Stuxnet: World's First Cyber Weapon
If the goal of the Stuxnet computer virus was to destroy Iran's capability to produce nuclear weapons, it failed. But if it was meant to simply slow the process, it succeeded—for a time.
What's the Latest Development?
When the Stuxnet computer virus infected Iran's nuclear power facilities at the Natanz enrichment plant, it became the world's first cyber weapon. "It turned out the code had been launched into the wild as early as a year before, in June 2009, and its mysterious creator had updated and refined it over time, releasing three different versions. Notably, one of the virus’s driver files used a valid signed certificate stolen from RealTek Semiconductor, a hardware maker in Taiwan, in order to fool systems into thinking the malware was a trusted program from RealTek."
What's the Big Idea?
"Stuxnet required an enormous amount of resources to produce, but its cost-benefit ratio is still in question. While it may have helped set Iran’s program back to a degree, it also altered the landscape of cyberattacks. Stuxnet’s authors mapped a new frontier that other attackers are bound to follow; and the next target for sabotage could easily be a nuclear facility in the United States. No one knows what Stuxnet might have achieved had it never been discovered by VirusBlockAda a year ago. ... It appeared the attackers were still developing the code when it was uncovered."
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Research by neuroscientists at MIT's Picower Institute for Learning and Memory helps explain how the brain regulates arousal.
The big day has come: You are taking your road test to get your driver's license. As you start your mom's car with a stern-faced evaluator in the passenger seat, you know you'll need to be alert but not so excited that you make mistakes. Even if you are simultaneously sleep-deprived and full of nervous energy, you need your brain to moderate your level of arousal so that you do your best.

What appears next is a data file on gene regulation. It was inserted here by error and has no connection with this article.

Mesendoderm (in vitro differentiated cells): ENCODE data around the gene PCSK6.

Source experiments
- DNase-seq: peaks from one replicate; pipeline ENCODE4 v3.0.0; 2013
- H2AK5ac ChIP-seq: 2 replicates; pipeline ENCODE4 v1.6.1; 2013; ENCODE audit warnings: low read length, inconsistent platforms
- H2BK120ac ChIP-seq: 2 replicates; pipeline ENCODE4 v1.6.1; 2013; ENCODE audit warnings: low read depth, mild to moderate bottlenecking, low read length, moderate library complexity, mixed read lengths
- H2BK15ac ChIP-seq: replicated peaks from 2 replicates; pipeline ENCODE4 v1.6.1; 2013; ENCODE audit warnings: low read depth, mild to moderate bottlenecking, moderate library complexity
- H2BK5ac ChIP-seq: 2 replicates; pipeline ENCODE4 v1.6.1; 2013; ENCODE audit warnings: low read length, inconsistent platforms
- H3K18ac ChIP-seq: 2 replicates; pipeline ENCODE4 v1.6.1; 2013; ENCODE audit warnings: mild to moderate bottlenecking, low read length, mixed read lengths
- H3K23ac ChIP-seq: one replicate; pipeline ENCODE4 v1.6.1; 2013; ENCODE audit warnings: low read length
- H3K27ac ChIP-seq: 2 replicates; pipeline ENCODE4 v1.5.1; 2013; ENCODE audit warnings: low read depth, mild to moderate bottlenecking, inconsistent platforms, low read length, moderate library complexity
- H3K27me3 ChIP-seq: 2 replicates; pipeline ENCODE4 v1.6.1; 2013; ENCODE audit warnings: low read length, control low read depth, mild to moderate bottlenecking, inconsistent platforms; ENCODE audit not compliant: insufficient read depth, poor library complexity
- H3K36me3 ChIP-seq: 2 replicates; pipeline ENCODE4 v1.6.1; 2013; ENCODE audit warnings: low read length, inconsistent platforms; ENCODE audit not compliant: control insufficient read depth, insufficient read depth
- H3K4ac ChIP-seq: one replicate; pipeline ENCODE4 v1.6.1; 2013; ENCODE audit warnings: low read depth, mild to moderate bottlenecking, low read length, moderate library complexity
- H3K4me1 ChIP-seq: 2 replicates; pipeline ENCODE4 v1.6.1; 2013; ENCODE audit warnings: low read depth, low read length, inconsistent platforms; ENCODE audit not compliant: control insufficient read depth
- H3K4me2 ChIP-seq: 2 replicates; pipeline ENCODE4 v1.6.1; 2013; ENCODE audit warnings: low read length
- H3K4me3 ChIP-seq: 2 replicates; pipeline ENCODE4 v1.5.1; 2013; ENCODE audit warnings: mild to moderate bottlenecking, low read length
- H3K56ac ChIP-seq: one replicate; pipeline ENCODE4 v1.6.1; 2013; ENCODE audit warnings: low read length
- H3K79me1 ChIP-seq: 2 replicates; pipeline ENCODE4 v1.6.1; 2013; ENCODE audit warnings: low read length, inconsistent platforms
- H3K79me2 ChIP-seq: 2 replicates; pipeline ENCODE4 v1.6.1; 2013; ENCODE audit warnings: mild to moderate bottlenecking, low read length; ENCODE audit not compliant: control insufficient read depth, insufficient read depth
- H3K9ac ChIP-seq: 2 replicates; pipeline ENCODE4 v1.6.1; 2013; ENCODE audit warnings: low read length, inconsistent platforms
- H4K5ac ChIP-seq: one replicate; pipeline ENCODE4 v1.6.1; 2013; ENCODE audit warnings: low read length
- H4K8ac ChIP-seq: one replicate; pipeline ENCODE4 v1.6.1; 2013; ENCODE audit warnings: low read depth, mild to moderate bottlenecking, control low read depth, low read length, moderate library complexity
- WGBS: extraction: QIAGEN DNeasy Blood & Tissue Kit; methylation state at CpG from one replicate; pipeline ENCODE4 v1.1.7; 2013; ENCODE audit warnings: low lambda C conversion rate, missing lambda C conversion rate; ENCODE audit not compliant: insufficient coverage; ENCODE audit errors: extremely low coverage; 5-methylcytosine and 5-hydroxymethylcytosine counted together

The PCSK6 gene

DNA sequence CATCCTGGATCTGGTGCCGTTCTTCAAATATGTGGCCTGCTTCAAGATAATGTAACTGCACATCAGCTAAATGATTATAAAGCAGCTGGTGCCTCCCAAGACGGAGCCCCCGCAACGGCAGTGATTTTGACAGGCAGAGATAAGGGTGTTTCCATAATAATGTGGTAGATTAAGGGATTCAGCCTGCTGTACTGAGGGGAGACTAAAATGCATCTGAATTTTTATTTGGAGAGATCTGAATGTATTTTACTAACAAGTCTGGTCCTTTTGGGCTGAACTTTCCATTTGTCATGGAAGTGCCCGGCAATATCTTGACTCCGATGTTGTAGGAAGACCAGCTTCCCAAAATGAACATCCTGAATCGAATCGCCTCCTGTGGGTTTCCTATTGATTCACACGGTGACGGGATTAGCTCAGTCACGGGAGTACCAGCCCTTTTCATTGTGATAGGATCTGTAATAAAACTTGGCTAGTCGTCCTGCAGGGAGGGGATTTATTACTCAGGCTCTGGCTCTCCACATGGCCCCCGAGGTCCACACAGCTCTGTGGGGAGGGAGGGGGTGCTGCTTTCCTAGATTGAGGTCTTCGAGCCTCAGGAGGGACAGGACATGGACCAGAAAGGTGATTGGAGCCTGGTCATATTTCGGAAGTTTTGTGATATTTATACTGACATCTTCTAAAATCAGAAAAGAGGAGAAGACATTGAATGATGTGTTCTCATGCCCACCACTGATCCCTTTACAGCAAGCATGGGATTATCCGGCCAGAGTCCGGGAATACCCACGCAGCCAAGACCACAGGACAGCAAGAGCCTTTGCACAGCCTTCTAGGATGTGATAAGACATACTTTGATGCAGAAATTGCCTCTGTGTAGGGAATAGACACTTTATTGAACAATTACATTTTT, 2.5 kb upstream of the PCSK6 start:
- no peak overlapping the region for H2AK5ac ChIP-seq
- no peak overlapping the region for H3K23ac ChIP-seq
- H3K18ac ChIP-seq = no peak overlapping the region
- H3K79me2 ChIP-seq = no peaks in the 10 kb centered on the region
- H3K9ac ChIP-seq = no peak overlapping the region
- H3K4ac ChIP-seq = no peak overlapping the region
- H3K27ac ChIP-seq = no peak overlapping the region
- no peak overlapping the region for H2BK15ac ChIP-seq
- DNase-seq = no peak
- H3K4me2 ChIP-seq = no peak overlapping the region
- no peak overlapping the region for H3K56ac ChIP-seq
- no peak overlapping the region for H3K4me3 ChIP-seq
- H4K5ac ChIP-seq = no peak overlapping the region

A disturbing interview given by a KGB defector in 1984 describes America of today and outlines four stages of mass brainwashing used by the KGB.
- Bezmenov described this process as "a great brainwashing" which has four basic stages.
- The first stage is called "demoralization" which takes from 15 to 20 years to achieve.
- According to the former KGB agent, that is the minimum number of years it takes to re-educate one generation of students that is normally exposed to the ideology of its country.
When these companies compete, in the current system, the people lose.
- When a company reaches the top of the ladder, they typically kick it away so that others cannot climb up on it. The aim? So that another company can't compete.
- When this happens in the pharmaceutical world, certain companies stay at the top of the ladder, through broadly-protected patents, at the cost of everyday people benefitting from increased competition.
- Since companies have worked out how to legally game the system, Amin argues we need to get rid of this "one size fits all" system, which treats product innovation — "tweaks" — the same as product invention.
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